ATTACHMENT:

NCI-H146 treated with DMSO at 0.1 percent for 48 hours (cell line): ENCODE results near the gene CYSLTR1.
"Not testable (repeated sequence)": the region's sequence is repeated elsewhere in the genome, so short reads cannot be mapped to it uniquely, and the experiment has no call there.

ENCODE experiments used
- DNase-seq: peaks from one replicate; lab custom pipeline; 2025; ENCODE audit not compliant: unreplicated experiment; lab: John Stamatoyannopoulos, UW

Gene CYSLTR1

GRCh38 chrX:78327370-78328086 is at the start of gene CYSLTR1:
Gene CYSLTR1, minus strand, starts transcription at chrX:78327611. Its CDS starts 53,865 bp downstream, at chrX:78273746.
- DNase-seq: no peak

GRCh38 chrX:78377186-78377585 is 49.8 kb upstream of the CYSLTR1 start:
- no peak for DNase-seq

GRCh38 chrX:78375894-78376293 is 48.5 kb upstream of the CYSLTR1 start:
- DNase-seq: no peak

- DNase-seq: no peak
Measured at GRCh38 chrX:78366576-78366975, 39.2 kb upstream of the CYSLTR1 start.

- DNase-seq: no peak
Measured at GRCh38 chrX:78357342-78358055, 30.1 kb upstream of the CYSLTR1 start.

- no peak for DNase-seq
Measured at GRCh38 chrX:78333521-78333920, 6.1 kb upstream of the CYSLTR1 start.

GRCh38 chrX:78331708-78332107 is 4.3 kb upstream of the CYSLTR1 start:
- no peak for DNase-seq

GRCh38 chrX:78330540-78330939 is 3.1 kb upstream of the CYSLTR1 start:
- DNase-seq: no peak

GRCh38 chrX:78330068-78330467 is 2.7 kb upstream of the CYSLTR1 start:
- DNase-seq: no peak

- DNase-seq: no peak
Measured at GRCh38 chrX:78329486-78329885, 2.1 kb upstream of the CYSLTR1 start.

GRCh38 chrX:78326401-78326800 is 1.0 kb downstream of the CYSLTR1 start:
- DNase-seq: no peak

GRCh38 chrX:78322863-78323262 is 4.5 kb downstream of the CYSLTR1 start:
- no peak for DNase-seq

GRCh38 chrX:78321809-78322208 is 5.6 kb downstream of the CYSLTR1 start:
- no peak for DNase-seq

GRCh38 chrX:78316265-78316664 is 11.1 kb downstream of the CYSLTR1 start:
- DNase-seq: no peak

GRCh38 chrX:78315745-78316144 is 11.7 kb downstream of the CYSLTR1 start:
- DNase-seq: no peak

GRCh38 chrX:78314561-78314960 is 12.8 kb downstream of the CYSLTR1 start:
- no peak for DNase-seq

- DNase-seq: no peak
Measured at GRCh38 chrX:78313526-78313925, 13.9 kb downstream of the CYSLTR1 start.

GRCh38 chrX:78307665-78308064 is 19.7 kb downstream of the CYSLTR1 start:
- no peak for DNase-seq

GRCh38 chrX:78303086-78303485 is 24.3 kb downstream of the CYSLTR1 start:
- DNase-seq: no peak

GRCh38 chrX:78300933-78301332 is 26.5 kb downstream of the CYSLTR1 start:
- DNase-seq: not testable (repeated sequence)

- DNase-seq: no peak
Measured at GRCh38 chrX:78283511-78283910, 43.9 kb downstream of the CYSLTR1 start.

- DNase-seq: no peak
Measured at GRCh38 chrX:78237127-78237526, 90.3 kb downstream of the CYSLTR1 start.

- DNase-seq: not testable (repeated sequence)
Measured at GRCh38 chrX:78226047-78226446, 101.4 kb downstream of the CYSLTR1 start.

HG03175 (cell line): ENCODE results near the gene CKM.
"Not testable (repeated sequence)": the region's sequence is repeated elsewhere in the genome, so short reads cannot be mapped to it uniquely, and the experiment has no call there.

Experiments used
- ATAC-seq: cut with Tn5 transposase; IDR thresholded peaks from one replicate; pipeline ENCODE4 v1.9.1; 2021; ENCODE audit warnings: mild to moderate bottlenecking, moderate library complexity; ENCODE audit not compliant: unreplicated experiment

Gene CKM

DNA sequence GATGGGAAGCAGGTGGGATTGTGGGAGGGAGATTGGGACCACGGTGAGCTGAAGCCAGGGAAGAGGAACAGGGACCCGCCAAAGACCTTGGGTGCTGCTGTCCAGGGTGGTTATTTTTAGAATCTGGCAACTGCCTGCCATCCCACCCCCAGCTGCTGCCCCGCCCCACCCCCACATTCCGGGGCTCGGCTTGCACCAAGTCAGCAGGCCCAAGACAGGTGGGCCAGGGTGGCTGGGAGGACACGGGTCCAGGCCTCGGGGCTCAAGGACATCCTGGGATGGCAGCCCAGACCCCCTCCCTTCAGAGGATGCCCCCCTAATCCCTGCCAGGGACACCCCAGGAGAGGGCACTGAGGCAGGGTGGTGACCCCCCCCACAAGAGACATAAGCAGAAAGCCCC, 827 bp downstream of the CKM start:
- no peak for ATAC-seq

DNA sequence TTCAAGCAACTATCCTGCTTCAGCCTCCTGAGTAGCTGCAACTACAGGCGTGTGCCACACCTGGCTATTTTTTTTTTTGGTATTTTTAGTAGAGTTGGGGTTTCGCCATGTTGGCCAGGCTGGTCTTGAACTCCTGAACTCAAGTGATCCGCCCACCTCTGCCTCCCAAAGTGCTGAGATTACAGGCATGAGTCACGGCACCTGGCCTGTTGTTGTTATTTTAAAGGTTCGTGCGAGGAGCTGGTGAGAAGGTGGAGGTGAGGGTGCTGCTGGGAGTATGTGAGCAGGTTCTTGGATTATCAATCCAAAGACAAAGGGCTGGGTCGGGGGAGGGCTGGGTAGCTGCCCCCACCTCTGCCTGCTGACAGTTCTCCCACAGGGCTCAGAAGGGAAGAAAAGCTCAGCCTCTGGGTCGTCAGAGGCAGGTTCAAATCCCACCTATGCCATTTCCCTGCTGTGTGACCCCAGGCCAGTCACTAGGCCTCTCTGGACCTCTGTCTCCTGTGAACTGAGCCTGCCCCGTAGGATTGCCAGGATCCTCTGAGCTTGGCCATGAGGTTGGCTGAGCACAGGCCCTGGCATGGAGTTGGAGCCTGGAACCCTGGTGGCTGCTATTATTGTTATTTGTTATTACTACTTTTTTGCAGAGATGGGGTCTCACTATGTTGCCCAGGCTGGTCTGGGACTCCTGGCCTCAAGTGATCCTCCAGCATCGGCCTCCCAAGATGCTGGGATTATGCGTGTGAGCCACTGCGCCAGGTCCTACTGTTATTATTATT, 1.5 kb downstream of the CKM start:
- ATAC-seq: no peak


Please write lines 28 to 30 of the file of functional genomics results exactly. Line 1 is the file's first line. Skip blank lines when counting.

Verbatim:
- DNase-seq: no peak

GRCh38 chrX:78322863-78323262 is 4.5 kb downstream of the CYSLTR1 start:
- no peak for DNase-seq